zwischen-naturalismus-und-religion.jpgMore than most other great systematic thinkers of our time, Jürgen Habermas has for decades consistently expressed his views on the burning issues of the day, finding inspiration for his philosophical work in contemporary realities. There is still no sign of any let-up in his tremendous capacity to produce analyses of the contemporary world. With his new volume of essays, Zwischen Naturalismus und Religion, the philosopher now presents us with a collection of writings from the 2001-2004 period; while it is rather heterogeneous in nature, it offers points of contact for multifarious interests for this very reason. Some of the chapters will be of interest primarily to those grappling with the finer points of the internal architecture of Habermas’ system of thought. But much of the book is of more general interest, and it begins with a moving autobiographical text that will leave few readers untouched.

Until now, Habermas, who has never shied away from the public arena or even from disputes with personal overtones, has always tended to be rather reserved and unforthcoming about the biographical roots of his own intellectual and political involvements. For the first time, he now reflects publicly on the painful experiences arising from his disability and the associated operations, communicative difficulties and others’ hurtful remarks. He also describes how deeply shaken he was by the events of 1945, events of crucial significance to him (and to many members of the same generation in Germany), and outlines their consequences. This clarifies the forces driving this thinker, as well as his well-nigh inexhaustible energy, in a way that goes far beyond the intellectual.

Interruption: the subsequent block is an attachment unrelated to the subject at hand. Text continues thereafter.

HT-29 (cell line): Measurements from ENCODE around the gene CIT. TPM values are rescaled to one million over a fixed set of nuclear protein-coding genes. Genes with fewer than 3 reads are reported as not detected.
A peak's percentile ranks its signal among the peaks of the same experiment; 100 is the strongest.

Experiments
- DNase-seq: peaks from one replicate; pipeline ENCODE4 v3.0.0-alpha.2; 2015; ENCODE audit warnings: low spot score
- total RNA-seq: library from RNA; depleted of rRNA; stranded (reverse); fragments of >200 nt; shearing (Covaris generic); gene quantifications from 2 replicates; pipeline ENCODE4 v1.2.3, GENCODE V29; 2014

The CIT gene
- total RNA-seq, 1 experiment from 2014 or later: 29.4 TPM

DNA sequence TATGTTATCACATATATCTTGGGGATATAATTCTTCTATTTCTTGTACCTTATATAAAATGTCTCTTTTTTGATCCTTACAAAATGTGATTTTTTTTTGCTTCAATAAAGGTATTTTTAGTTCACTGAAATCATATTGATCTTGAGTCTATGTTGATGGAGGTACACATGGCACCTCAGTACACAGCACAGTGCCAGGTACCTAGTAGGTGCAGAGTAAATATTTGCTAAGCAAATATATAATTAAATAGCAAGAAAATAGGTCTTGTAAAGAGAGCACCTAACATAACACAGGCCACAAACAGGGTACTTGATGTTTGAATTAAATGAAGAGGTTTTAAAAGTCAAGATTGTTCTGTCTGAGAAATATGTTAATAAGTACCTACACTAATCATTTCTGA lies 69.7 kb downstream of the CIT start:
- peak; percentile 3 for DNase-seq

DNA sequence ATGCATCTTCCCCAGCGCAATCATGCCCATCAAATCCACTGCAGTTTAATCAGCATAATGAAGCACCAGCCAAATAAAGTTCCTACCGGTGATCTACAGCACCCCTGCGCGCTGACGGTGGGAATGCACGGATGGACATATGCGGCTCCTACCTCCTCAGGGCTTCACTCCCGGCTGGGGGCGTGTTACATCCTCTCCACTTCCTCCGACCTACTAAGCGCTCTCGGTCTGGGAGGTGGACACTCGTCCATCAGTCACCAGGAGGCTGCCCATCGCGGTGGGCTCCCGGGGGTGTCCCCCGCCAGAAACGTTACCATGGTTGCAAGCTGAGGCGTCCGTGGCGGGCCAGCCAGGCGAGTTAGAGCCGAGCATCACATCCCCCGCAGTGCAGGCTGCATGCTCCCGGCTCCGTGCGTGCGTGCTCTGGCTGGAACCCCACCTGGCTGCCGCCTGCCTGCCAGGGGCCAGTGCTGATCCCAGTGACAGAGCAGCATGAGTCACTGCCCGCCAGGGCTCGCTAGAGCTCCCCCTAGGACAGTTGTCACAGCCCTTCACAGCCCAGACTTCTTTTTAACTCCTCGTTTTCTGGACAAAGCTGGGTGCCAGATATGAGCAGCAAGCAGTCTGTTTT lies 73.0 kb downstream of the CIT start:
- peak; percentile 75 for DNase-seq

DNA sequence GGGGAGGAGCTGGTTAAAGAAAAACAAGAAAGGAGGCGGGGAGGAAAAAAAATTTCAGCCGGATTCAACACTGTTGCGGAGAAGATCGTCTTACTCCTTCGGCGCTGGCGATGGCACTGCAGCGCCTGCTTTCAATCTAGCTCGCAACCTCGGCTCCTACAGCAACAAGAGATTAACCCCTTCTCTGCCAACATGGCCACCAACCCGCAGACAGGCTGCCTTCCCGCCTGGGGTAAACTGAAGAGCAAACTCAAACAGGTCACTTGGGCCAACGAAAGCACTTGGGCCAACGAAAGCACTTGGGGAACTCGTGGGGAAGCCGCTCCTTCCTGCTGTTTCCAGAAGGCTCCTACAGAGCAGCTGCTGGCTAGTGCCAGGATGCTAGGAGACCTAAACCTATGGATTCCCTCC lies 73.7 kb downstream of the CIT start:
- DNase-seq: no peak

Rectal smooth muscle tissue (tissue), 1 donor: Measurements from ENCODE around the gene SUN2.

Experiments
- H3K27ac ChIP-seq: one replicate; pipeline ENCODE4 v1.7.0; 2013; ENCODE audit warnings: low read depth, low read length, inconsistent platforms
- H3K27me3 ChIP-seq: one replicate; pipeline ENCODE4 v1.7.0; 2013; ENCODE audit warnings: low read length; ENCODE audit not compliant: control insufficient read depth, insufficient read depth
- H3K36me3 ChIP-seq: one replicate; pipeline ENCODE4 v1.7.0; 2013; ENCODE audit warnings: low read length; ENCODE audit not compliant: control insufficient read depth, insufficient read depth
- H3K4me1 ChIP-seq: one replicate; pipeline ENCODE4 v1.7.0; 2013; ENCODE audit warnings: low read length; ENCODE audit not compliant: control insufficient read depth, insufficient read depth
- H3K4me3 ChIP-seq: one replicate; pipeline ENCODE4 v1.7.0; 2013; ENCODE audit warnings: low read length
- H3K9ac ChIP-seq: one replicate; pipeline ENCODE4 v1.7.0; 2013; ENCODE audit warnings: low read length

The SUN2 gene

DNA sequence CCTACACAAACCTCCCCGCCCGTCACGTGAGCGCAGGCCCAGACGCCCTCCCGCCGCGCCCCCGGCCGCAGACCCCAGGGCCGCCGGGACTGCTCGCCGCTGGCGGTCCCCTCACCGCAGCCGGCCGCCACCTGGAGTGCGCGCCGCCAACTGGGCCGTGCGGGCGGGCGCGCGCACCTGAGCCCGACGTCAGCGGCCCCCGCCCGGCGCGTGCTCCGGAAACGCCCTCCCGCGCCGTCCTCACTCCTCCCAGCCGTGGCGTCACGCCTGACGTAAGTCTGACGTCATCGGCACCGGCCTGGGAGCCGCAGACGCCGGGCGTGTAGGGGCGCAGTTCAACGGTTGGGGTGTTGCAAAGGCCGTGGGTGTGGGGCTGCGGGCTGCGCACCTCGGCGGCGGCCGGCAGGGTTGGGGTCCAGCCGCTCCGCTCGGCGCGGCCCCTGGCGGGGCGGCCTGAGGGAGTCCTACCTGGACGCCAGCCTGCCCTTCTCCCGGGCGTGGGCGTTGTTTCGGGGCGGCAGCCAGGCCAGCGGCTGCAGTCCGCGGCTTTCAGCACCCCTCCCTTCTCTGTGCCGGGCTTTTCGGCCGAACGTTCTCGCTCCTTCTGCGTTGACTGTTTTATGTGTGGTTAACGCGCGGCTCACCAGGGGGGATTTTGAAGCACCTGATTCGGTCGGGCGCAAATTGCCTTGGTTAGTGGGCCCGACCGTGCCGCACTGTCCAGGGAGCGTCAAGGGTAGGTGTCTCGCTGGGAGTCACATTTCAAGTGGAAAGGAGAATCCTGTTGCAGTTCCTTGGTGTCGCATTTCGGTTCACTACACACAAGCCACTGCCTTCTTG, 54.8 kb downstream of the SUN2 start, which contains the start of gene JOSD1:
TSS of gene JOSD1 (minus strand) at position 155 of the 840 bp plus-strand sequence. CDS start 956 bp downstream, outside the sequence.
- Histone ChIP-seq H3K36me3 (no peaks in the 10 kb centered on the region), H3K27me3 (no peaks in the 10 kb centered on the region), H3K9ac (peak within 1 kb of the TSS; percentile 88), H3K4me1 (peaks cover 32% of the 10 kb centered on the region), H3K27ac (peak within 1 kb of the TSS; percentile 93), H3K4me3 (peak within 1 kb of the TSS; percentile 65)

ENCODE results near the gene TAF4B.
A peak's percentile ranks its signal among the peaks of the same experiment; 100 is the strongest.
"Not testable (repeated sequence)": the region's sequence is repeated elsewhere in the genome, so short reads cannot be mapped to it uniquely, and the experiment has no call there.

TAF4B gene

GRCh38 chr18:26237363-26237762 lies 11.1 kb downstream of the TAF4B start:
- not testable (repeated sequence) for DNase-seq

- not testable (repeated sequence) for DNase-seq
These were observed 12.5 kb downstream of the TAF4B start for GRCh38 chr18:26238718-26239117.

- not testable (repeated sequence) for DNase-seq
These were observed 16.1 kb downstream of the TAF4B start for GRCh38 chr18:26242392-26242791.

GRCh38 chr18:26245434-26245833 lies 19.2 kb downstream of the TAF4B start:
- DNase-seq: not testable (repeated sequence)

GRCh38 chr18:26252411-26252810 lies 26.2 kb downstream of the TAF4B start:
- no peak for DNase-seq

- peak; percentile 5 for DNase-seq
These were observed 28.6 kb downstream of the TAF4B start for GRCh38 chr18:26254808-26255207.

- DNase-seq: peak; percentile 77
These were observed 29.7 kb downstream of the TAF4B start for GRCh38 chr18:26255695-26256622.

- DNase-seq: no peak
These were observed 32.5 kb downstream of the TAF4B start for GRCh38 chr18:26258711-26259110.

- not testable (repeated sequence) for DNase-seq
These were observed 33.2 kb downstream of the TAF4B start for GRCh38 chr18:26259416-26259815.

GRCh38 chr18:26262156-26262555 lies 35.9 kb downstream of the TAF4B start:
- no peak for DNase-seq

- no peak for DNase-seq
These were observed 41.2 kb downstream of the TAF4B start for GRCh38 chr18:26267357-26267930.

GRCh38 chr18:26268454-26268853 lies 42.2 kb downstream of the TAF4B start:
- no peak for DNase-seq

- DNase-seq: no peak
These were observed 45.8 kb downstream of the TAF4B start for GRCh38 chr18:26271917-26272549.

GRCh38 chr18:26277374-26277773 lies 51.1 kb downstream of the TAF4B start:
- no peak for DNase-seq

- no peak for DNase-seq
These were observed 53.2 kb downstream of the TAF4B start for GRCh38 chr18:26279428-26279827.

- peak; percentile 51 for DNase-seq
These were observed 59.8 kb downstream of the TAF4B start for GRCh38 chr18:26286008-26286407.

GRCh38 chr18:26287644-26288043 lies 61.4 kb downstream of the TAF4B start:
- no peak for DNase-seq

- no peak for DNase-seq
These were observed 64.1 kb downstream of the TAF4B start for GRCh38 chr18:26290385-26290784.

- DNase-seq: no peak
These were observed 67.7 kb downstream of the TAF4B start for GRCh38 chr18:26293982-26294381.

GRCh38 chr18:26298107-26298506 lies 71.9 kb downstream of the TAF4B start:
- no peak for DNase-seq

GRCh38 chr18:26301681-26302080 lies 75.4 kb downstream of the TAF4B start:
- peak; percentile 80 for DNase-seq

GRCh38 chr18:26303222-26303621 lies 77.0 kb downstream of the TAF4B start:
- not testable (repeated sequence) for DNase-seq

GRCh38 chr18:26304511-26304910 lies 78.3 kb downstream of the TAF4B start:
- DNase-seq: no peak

As the title indicates, Habermas identifies two opposing tendencies as characteristic of the intellectual predicament of the immediate present: “the spread of naturalistic world views and the growing political influence of religious orthodoxies”. In referring to “naturalism”, Habermas is mainly thinking of the tendency of certain German brain researchers such as Wolf Singer and Gerhard Roth (who have risen to prominence as a result), to explain all processes traditionally described as mental “solely on the basis of observable physiological conditions”. Within the public debate, it is the thesis that actors’ consciousness of freedom with respect to their own actions is a mere illusion that has proved most explosive. In recent years, philosophers have responded to this thesis on a number of occasions with finely nuanced arguments, yet they have been unable to convince the naturalists to make more than merely verbal corrections. Most of the responses boil down to the claim that philosophy and the social sciences themselves overcame the notion of freedom of will as an arbitrary phenomenon entirely devoid of conditions and context by the 19th century at the latest, and conclude that the brain researchers’ attacks are thus directed at a bogeyman. Habermas now draws on a number of these criticisms (in the chapter “Freedom and Determinism”), knitting them together into a persuasive synthesis. With the idea that free will might make itself felt at least in the form of a veto on sequences of events set in motion unconsciously, Benjamin Libet, on whose experiments the brain researchers largely base their arguments, has already adopted a far less extreme stance. Going beyond this, Habermas now emphasizes, above all, the role of the reasons for action: “The actor is free if he wants that which he considers to be the right outcome of his reflections. We only experience as bondage an externally imposed constraint that compels us to act differently than we wish to act in line with our own understanding.” If this is correct, then a dualism of perspectives becomes unavoidable; the subjectively experienced consciousness of freedom contrasts with an observer’s perspective, on the basis of which one enquires into causes and regularities and which can be expanded into a natural scientific determinism. Habermas also goes beyond the typical philosophical criticisms in that he is prepared to see this dualism itself as a result of natural history, in other words of the evolution of homo sapiens. This enables him to integrate a wealth of anthropological findings into his critique of a biologistic world view. As a consequence, however, the concept of naturalism is rendered ambiguous. Habermas certainly supports the idea of naturalizing the mind; the origins of his arguments, after all, lie in pragmatism rather than a traditional idealism. But debating the right kind of naturalism is not the same thing as battling against it. It is not naturalism as such that must be combated, but a specific speculative interpretation of biological findings which raises them to the status of world view. The wording of the volume sometimes fails to make this sufficiently clear, and the same applies to the choice of title.